One Tennessee Lawmaker Thinks a Statue of Dolly Parton Would Be a Perfect Replacement for a Confederate General

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You might remember a few years ago, when pulling down statues erected to Confederate war heroes was all the rage. Sadly, people have moved onto other ventures, leaving many monuments to the Confederacy still standing like they contributed positively to history and deserve to be remembered.

One Tennessee lawmaker, though, hasn’t forgotten – and he has the perfect replacement for an homage to Nathan Bedford Forrest (you probably only know his name because of Forrest Gump, be honest) in mind.

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Forrest’s bust is currently one of eight bronzed figures on display at the Tennessee State Capitol, even though Forrest was a Confederate general and a founding member of the KKK. He had made a fortune trading human beings as slaves before the war, and is best remembered for leading 1864’s Fort Pillow Massacre.

This “hero” allowed (or directed) his troops to murder hundreds of black soldiers trying to surrender.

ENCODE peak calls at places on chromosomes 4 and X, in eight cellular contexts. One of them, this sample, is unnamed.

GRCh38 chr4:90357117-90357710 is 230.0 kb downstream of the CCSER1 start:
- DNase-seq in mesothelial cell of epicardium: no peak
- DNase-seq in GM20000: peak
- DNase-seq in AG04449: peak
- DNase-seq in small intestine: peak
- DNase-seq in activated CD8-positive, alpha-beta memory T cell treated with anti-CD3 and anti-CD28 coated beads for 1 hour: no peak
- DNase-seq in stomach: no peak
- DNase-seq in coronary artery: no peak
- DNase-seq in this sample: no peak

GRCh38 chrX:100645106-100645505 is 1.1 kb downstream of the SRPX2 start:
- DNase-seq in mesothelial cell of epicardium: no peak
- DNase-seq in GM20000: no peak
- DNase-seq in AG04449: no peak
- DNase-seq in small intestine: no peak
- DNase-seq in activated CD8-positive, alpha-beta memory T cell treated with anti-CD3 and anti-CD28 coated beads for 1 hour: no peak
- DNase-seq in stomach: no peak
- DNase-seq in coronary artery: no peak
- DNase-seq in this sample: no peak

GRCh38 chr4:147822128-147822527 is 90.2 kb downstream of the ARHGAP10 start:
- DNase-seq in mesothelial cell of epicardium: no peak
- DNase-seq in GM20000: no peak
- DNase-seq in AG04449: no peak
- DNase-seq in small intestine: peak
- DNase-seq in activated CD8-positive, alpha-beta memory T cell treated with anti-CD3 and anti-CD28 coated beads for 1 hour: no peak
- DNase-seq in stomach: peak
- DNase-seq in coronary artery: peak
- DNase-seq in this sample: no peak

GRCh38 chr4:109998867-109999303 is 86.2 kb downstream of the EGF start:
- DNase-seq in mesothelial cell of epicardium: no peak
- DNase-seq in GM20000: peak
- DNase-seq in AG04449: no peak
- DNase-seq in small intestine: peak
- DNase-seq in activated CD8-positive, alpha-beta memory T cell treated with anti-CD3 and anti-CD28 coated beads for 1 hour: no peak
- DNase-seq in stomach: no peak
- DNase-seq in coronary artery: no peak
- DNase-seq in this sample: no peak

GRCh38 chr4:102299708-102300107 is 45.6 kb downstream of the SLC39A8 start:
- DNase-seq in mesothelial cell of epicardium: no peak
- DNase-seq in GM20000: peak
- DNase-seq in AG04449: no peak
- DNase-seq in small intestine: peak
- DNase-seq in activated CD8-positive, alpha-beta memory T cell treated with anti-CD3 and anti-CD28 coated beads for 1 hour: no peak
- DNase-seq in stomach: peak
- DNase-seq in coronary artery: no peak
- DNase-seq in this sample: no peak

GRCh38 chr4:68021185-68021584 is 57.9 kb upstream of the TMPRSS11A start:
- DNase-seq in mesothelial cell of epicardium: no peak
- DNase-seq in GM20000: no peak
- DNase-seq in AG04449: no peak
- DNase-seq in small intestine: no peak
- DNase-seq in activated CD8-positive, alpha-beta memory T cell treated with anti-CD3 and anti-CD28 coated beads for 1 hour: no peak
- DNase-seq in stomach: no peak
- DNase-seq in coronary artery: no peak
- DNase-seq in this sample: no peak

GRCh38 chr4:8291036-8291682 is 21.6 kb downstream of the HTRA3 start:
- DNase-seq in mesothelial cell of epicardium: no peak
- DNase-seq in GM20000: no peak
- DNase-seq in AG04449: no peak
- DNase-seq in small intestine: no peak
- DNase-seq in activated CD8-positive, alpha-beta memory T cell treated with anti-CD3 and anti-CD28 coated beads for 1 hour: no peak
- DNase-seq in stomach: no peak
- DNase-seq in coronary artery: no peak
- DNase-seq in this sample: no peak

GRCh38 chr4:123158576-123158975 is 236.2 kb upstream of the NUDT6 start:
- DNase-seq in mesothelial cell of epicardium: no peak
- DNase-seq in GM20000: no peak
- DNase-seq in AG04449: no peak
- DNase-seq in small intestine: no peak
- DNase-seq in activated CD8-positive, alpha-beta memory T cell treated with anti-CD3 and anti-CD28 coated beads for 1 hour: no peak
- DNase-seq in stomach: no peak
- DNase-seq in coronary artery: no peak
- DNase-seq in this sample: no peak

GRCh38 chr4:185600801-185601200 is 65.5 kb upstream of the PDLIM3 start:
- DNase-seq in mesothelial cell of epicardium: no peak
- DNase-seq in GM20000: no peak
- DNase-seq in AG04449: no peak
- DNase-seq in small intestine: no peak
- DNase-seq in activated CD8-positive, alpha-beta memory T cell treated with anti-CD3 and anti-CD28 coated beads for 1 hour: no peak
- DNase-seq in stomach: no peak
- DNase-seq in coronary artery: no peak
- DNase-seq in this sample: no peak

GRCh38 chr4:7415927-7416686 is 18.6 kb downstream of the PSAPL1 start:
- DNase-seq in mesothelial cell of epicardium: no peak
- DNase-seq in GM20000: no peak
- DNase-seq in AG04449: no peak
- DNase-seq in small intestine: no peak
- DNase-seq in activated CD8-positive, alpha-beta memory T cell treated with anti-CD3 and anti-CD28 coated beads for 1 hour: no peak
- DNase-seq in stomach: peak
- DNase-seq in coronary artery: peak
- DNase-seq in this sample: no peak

Forrest fans (?) argue that Forrest’s later decision to support racial harmony means he should be allowed to remain on the good side of history, but Republican representative Jeremy Faison (and other people who can read history books without rose-colored glasses) thinks it’s time someone else be honored.


Someone like Dolly Parton, a native Tennessean who is as noted for her charity work as her country music career.

“My daughter is 16, and I would love for her to come into the Capitol and see a lady up there,” Faison told the Tennessean. “What’s wrong with Anne Dallas Dudley getting in that alcove?”

Dudley, a suffragist born in Nashville, helped the state ratify the 19th Amendment (very last, but still).


Faison himself used to be an advocate of keeping history the way it was – and Forrest in the capitol – but after he delved into Forrest’s ideology, the politician got on board with the idea that history could be studied in schools.

No veneration of Confederate generals and racist slave holders necessary.

There are about 50,000 signatures on a petition calling for the bust to be removed to a museum, but before governor Bill Lee can remove it, both the State Capitol Commission and the Tennessee Historical Commission would have to vote on a yet-to-be-introduced resolution.


I guess Dolly and Anne – and the rest of us – are going to have to wait just a little bit longer for a woman to join the ranks of history-on-display.

We’ll get there. For now, I suppose we can be somewhat mollified by the knowledge that such a thing is on people’s hearts and minds, if not on the books.